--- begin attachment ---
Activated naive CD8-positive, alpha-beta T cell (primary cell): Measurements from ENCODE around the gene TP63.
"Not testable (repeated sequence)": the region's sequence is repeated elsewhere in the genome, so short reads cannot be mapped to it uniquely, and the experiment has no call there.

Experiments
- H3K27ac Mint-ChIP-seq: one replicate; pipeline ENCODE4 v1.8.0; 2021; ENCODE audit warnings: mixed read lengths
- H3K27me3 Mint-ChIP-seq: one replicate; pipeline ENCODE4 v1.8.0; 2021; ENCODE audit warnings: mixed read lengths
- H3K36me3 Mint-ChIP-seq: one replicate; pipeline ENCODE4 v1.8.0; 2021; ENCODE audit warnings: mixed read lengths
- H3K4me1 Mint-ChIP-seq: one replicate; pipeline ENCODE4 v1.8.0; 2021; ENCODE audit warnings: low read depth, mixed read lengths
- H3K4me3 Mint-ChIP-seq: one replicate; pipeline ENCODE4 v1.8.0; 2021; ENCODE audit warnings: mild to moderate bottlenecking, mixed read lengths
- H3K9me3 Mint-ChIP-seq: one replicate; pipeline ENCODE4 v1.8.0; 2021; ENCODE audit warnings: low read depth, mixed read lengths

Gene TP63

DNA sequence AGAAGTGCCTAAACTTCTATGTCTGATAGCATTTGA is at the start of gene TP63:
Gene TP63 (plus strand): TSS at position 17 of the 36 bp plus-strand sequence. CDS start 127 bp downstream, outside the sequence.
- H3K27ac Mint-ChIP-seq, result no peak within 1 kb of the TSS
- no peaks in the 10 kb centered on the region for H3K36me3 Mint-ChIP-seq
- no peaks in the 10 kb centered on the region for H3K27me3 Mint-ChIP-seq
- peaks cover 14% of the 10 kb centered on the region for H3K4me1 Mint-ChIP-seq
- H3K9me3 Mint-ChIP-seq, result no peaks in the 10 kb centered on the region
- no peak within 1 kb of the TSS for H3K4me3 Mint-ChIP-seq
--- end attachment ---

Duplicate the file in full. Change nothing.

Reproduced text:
Activated naive CD8-positive, alpha-beta T cell (primary cell): Measurements from ENCODE around the gene TP63.
"Not testable (repeated sequence)": the region's sequence is repeated elsewhere in the genome, so short reads cannot be mapped to it uniquely, and the experiment has no call there.

Experiments
- H3K27ac Mint-ChIP-seq: one replicate; pipeline ENCODE4 v1.8.0; 2021; ENCODE audit warnings: mixed read lengths
- H3K27me3 Mint-ChIP-seq: one replicate; pipeline ENCODE4 v1.8.0; 2021; ENCODE audit warnings: mixed read lengths
- H3K36me3 Mint-ChIP-seq: one replicate; pipeline ENCODE4 v1.8.0; 2021; ENCODE audit warnings: mixed read lengths
- H3K4me1 Mint-ChIP-seq: one replicate; pipeline ENCODE4 v1.8.0; 2021; ENCODE audit warnings: low read depth, mixed read lengths
- H3K4me3 Mint-ChIP-seq: one replicate; pipeline ENCODE4 v1.8.0; 2021; ENCODE audit warnings: mild to moderate bottlenecking, mixed read lengths
- H3K9me3 Mint-ChIP-seq: one replicate; pipeline ENCODE4 v1.8.0; 2021; ENCODE audit warnings: low read depth, mixed read lengths

Gene TP63

DNA sequence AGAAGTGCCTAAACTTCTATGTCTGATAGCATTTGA is at the start of gene TP63:
Gene TP63 (plus strand): TSS at position 17 of the 36 bp plus-strand sequence. CDS start 127 bp downstream, outside the sequence.
- H3K27ac Mint-ChIP-seq, result no peak within 1 kb of the TSS
- no peaks in the 10 kb centered on the region for H3K36me3 Mint-ChIP-seq
- no peaks in the 10 kb centered on the region for H3K27me3 Mint-ChIP-seq
- peaks cover 14% of the 10 kb centered on the region for H3K4me1 Mint-ChIP-seq
- H3K9me3 Mint-ChIP-seq, result no peaks in the 10 kb centered on the region
- no peak within 1 kb of the TSS for H3K4me3 Mint-ChIP-seq